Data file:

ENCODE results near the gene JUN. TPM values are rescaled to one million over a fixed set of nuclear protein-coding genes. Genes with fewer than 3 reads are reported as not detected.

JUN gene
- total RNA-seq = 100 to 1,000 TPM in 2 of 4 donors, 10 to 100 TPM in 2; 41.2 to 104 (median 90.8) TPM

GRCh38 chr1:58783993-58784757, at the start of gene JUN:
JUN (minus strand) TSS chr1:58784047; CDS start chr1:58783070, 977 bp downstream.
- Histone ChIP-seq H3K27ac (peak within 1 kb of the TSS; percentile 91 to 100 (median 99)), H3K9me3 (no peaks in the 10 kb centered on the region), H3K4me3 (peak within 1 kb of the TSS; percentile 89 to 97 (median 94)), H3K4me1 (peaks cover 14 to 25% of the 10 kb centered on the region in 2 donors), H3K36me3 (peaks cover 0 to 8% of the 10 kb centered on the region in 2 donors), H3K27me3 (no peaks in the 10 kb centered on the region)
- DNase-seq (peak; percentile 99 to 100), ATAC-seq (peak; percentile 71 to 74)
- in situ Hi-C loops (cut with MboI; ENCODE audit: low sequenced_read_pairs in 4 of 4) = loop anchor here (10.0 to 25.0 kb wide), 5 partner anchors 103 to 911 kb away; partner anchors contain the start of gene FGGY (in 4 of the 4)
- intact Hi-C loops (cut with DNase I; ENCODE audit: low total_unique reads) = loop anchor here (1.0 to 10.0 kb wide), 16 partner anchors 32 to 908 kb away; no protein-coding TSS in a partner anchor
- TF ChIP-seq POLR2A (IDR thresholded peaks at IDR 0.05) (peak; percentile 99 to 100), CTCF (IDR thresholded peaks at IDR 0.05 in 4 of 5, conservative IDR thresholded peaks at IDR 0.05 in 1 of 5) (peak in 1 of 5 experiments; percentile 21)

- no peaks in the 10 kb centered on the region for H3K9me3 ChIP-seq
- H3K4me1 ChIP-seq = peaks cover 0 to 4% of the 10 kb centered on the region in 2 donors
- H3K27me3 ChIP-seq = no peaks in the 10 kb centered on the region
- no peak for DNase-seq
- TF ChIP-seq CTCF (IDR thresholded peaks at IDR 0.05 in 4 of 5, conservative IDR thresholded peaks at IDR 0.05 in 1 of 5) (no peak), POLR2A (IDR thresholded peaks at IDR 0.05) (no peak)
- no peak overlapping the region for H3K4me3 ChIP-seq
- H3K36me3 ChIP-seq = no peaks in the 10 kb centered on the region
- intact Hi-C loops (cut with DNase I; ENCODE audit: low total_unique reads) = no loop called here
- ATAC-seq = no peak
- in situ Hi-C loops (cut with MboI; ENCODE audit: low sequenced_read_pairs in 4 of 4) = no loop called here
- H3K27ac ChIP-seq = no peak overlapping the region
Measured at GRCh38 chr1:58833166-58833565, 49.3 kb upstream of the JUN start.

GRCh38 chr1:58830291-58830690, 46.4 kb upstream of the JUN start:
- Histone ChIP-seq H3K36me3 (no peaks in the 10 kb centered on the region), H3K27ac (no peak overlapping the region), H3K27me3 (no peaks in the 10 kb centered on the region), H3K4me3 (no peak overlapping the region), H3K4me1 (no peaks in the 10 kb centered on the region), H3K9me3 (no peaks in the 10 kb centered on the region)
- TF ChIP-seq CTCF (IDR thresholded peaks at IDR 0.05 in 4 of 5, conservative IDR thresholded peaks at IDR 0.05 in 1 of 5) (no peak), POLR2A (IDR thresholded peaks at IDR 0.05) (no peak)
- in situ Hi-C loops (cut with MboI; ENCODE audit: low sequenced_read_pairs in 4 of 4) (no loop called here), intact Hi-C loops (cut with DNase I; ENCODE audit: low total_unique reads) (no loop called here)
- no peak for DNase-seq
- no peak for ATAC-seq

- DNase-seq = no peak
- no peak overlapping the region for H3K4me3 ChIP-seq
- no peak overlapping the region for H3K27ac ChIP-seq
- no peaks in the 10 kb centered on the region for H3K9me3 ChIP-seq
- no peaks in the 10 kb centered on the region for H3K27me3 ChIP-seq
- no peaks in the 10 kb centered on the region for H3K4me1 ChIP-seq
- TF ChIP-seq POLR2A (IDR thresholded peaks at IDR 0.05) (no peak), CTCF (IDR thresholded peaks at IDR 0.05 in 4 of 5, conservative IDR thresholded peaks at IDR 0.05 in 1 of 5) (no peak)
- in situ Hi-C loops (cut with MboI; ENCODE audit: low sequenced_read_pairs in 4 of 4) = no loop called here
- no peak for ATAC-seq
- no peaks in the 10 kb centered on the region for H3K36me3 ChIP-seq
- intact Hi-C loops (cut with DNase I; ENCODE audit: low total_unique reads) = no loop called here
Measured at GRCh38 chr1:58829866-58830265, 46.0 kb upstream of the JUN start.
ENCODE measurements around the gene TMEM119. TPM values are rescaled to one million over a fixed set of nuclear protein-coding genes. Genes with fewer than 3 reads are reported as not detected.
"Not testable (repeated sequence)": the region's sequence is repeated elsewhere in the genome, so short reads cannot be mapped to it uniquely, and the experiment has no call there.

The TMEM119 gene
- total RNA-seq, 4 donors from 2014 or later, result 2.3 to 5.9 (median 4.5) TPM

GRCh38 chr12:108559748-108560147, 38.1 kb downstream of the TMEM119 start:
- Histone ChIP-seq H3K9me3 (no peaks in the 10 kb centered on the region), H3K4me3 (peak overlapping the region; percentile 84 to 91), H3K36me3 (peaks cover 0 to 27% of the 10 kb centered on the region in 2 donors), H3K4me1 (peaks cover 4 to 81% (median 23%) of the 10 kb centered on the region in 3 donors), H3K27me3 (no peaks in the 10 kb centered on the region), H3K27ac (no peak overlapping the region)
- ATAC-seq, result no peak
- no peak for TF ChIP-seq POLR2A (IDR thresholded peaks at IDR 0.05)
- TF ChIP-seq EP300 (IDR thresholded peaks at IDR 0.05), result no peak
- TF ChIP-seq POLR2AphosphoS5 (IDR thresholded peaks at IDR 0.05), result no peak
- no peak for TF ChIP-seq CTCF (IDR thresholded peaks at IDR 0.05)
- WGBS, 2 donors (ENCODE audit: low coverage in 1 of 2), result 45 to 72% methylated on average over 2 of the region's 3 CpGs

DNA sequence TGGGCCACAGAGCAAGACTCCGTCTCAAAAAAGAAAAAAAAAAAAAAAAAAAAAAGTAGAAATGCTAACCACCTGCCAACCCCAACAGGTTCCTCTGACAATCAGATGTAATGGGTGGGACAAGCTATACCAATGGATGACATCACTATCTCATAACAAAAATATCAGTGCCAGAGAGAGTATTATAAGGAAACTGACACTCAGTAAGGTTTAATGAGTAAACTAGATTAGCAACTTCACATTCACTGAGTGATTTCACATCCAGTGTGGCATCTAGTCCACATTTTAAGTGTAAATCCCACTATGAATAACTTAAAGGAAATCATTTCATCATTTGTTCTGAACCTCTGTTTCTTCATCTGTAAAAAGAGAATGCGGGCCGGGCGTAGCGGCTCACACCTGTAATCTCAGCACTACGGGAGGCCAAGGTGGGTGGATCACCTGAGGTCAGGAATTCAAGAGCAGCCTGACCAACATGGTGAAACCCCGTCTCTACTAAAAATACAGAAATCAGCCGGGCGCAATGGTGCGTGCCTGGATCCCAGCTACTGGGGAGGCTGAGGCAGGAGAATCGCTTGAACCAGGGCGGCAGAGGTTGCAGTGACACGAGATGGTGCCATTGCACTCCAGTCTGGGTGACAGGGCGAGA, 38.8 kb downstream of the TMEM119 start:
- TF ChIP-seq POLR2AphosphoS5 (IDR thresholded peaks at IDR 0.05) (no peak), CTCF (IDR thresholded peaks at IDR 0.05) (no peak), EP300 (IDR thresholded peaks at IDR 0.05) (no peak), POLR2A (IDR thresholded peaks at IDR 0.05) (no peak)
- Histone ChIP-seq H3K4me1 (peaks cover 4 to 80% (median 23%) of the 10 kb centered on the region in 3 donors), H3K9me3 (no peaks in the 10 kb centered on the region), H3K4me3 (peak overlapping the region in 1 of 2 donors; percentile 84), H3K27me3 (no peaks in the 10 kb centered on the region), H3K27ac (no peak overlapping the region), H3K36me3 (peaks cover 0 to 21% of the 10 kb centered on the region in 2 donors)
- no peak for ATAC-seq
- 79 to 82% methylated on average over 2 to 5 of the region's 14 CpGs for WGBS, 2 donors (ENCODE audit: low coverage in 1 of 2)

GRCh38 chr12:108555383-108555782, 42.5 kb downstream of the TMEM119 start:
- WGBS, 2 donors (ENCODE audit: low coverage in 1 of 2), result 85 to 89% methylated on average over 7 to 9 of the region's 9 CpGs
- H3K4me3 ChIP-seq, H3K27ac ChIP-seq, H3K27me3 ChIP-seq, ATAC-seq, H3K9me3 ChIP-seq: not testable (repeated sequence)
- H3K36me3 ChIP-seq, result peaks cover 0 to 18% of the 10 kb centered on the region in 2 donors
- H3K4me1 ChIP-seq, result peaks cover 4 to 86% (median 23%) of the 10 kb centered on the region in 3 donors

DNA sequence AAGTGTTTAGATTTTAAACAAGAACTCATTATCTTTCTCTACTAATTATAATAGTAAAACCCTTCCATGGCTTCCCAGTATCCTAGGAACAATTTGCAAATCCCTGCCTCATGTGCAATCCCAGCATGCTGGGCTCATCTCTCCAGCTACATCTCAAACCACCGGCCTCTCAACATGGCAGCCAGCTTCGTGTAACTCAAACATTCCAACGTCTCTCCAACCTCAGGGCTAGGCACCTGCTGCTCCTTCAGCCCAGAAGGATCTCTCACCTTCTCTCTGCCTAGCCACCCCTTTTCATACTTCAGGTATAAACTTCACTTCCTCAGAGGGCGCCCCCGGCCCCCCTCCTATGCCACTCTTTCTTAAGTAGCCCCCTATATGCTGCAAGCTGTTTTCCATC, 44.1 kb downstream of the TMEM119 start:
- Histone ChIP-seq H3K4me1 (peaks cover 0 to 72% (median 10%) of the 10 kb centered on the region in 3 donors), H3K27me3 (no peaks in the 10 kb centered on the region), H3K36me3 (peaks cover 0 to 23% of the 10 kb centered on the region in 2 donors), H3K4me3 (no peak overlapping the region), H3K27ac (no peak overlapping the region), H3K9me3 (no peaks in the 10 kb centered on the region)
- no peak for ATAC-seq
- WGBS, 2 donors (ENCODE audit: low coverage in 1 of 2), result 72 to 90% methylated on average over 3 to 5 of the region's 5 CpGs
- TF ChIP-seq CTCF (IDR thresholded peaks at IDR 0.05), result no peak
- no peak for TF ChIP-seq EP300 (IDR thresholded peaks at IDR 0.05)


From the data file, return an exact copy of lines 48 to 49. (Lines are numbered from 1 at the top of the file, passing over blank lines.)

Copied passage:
- no peak for TF ChIP-seq POLR2A (IDR thresholded peaks at IDR 0.05)
- TF ChIP-seq EP300 (IDR thresholded peaks at IDR 0.05), result no peak